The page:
Further reading: How to Buy Pu’erh: Three Tenets.

2014 Manzhuan, 1997 7582, 2011 Dayi Wuzidengke, Rou Gui

2014 Manzhuan, 1997 7582, 2011 Dayi Wuzidengke, Rou Gui. Source: White2Tea.

MISCELLANEOUS

On the TwoDog Tea blog you wrote a post on the thorny topic of storage recommending a middle-of-the-road sort of approach. Beijing and the west have a reputation for being both cold and dry (as far as storage is concerned). Do you add any humidity, seasonally or otherwise, to the pu’erh sold on White2Tea?

Absolutely. I keep our storage room humidified beyond what Beijing natural storage is because Beijing is too dry. It’s actually very hot in Beijing during the summer, but far too dry for my taste. Teas that I have extra stock of I keep in South China (more humid), especially if I am not planning to sell them immediately.

One last caveat, this is all personal preference. Some people I know in Beijing hate anything stored in even remote humidity. People near Guangdong despise dry storage. And then there are people who drink anything and everything, like me. Storage is just a means to different outcomes, like choosing how to prepare a potato.

The pu’erh world and marketplace have been incredibly dynamic in the last 20 years. You’ve compellingly written about what you think the market might do (notably drawing a distinction between the markets of plantation and gushu). Any bold predictions of what the future pu’erh world might look like?

This is one of those questions where I should avoid going on the record, so that people won’t blame me if I steer them wrong, but to hell with that.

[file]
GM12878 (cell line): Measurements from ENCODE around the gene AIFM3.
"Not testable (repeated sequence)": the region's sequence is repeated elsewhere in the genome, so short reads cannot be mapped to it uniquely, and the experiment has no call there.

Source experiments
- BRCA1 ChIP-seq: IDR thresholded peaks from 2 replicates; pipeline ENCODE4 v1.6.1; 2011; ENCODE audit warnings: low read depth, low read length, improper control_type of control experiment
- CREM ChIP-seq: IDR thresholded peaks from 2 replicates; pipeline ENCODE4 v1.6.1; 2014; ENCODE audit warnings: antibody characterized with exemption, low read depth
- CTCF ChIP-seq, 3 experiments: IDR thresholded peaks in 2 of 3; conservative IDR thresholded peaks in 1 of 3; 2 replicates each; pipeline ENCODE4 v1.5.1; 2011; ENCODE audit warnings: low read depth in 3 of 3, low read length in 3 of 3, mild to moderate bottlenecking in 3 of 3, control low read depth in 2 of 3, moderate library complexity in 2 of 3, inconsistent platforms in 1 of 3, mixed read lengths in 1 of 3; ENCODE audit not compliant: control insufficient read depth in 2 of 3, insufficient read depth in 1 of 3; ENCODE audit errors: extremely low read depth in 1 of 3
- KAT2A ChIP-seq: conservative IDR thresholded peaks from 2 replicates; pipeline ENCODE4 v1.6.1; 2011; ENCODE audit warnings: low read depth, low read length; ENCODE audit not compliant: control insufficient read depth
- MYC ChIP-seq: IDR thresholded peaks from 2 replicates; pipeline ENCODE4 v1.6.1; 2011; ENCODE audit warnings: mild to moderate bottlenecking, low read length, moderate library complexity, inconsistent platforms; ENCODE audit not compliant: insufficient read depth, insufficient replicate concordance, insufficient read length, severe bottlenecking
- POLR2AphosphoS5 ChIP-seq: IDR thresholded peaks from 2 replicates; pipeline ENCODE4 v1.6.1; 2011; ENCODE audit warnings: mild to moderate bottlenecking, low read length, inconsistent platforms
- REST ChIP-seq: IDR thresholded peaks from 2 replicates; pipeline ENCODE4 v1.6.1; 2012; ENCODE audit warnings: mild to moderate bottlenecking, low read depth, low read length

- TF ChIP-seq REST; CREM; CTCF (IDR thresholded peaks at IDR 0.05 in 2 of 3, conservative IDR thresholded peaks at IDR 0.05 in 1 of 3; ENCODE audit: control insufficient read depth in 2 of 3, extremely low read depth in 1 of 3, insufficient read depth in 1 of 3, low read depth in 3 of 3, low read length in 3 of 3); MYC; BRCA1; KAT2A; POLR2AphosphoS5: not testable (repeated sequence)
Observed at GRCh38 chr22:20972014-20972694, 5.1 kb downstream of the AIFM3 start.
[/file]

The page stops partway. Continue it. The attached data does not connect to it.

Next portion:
High quality gushu pu’erh will become increasingly difficult to find and the price will not drop much for famous mountains. In all likelihood it will continue to rise do to low supply and high demand.

Gushu teas will continue to be faked and misrepresented by many, see above.

Genuine teas circa 2000 will become increasingly scarce and people will pine for the days when a cake of good 90’s tea cost under $1000.  This is already happening now.

Plantation teas will probably drop in price whenever the Chinese or global economy falters. Especially lower quality teas or teas that are mass-produced with little regard for quality.

The pu’erh community in other countries will have a lot of growth. I get a lot of emails from young kids starting tea clubs at high schools. New tea bloggers are everywhere. I see a new post of “I want to try pu’erh tea” every week in forums. I just met a group of 16-20 year old guys in Slovakia who started a group to meet and drink Puer. This thing is just getting started. Pu’erh is a tea that people fall deeply and madly in love with. There are a ton of potential pu’erh drinkers out there in the world. They just haven’t been on their first date yet.

Yunnan

Source: TwoDogTeaBlog.